Sacrifices in chess are where you give your opponent some “free stuff”, but it’s not really free. In return for a sacrifice, you usually aim to get a checkmate, or to get a strong attack (that hopefully leads to checkmate), or sometimes in advanced chess, you might sacrifice some material to gain some space or time advantages.
Sometimes you sacrifice only a single pawn. In fact, there are several openings that are called “gambits” where you sacrifice a pawn very early in the game. In return, gambits give you some extra time to get your pieces out to start attacking quickly.
Attacking sacrifices against an enemy king can take many forms. Often it will be a sacrifice of a smaller piece (Knight or Bishop) in order to get your Queen next to the enemy king for checkmate. But sometimes it might be a Rook sacrifice, and sometimes even a Queen sacrifice is possible.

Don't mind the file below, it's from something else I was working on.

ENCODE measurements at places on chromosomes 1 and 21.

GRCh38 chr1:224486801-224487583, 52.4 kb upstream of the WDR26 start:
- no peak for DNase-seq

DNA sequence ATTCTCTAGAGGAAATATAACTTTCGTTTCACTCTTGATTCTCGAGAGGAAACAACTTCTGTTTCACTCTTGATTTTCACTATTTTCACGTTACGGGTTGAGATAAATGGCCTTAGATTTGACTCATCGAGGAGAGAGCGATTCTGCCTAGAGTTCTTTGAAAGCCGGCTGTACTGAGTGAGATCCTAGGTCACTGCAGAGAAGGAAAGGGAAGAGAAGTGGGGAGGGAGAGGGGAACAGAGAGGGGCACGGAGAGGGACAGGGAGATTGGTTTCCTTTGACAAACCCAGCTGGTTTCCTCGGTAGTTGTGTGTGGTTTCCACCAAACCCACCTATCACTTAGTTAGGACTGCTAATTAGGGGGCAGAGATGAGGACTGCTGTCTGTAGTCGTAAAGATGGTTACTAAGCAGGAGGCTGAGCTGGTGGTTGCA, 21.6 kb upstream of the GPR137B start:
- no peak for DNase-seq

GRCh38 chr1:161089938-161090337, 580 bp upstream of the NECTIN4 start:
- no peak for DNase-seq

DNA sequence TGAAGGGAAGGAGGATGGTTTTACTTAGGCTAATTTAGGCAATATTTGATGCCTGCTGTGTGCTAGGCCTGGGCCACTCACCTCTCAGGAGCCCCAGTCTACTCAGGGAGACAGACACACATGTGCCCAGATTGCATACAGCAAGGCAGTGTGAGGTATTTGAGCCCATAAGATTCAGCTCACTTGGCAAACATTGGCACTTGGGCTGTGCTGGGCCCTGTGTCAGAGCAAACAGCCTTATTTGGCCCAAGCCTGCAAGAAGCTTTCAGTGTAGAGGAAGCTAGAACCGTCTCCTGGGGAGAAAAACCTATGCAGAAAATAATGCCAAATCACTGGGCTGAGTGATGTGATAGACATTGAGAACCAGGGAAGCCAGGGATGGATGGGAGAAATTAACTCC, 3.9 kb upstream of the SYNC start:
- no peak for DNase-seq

An exchange sacrifice is a common sacrifice, which means sacrificing a Rook (worth 5 pawns) for either a Bishop or a Knight (both worth about 3 pawns). So an exchange sacrifice is like sacrificing 2 pawns.
Most sacrifices are part of attacking. However, sometimes a sacrifice can be a useful defensive measure. Defensive exchange sacrifices are actually quite common.
Related Chess Tactics
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